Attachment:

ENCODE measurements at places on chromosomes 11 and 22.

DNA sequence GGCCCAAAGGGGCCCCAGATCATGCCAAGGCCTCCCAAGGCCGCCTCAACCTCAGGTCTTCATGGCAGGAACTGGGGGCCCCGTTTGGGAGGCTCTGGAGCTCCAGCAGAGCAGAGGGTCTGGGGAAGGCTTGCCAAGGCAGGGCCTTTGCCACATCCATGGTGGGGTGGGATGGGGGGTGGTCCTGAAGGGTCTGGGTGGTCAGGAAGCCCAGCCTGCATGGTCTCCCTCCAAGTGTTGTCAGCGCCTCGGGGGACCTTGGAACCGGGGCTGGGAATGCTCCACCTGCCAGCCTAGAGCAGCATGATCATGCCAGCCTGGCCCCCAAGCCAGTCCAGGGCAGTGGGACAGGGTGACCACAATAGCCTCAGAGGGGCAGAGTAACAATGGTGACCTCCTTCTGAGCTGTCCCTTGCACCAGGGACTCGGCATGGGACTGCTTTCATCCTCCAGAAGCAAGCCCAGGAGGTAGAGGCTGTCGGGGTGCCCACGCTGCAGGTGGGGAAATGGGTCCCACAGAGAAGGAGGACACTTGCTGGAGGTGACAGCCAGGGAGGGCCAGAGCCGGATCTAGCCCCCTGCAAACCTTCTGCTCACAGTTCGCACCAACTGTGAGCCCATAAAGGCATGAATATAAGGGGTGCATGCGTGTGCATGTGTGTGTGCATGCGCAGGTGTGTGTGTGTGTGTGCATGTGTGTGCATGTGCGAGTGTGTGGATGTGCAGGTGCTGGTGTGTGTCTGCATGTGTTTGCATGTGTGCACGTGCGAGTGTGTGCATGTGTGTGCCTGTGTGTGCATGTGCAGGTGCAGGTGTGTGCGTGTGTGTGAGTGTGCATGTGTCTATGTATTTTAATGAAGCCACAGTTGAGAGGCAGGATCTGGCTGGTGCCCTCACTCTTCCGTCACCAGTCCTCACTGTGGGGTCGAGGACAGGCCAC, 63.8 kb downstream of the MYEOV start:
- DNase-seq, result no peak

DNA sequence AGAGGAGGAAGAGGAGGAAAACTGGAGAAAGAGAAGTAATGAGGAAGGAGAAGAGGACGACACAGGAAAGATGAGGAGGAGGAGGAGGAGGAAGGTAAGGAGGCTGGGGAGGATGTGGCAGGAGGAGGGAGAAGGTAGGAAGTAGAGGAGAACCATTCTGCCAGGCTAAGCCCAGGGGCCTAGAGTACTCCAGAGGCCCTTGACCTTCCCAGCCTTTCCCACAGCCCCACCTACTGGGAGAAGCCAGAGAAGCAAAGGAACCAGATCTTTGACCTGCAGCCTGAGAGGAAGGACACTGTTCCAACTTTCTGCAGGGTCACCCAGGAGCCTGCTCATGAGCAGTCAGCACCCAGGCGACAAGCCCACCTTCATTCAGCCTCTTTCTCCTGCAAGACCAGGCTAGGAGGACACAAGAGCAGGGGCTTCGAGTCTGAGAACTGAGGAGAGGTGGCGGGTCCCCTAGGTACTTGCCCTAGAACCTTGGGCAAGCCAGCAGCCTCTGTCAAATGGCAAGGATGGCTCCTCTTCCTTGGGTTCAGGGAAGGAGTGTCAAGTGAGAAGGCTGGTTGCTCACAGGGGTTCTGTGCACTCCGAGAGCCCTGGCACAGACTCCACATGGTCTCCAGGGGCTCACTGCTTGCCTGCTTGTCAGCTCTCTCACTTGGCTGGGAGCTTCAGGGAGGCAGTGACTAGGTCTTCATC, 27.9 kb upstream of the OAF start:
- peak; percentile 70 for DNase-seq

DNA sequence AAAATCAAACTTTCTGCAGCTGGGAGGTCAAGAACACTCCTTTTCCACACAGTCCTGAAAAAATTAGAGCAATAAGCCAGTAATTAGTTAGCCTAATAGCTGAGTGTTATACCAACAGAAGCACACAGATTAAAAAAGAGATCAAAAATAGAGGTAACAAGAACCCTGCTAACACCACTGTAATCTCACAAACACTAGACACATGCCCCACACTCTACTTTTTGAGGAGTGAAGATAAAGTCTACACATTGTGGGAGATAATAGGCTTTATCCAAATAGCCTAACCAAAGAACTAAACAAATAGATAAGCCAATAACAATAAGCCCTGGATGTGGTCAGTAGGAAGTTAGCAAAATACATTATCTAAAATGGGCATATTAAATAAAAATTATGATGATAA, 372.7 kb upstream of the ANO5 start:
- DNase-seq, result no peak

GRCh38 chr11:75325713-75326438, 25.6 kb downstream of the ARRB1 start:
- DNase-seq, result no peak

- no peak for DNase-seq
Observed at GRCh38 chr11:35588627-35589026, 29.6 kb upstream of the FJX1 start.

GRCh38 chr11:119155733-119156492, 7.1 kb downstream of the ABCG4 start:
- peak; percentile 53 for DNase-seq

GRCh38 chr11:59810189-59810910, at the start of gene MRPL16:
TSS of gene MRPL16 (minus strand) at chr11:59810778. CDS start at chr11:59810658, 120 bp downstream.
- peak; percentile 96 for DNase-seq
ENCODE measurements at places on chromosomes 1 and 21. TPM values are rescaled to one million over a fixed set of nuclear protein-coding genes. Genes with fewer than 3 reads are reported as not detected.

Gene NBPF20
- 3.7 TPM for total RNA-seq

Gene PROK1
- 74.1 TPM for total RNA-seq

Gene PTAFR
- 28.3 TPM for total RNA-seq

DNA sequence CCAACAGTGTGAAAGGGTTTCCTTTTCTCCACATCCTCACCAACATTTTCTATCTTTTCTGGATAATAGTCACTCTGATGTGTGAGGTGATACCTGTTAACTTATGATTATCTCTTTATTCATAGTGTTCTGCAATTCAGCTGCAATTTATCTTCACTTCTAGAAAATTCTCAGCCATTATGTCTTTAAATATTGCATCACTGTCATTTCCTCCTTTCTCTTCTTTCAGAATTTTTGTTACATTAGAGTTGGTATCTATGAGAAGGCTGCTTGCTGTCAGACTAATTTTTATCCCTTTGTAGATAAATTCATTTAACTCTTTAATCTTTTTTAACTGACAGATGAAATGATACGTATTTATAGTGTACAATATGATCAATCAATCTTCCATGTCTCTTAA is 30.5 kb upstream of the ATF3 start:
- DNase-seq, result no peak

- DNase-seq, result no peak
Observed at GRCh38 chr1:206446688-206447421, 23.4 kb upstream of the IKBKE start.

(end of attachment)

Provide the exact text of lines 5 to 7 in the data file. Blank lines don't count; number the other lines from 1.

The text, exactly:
- peak; percentile 70 for DNase-seq

DNA sequence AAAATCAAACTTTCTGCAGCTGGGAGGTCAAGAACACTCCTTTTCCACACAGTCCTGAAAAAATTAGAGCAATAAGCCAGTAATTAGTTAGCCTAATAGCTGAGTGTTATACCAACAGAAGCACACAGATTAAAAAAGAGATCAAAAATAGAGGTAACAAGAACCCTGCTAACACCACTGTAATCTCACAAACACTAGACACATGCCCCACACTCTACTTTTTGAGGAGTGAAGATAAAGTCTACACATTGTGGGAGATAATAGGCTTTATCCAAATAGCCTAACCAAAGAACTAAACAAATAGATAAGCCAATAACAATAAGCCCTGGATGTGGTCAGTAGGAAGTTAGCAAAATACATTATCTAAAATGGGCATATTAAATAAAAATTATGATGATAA, 372.7 kb upstream of the ANO5 start:
- DNase-seq, result no peak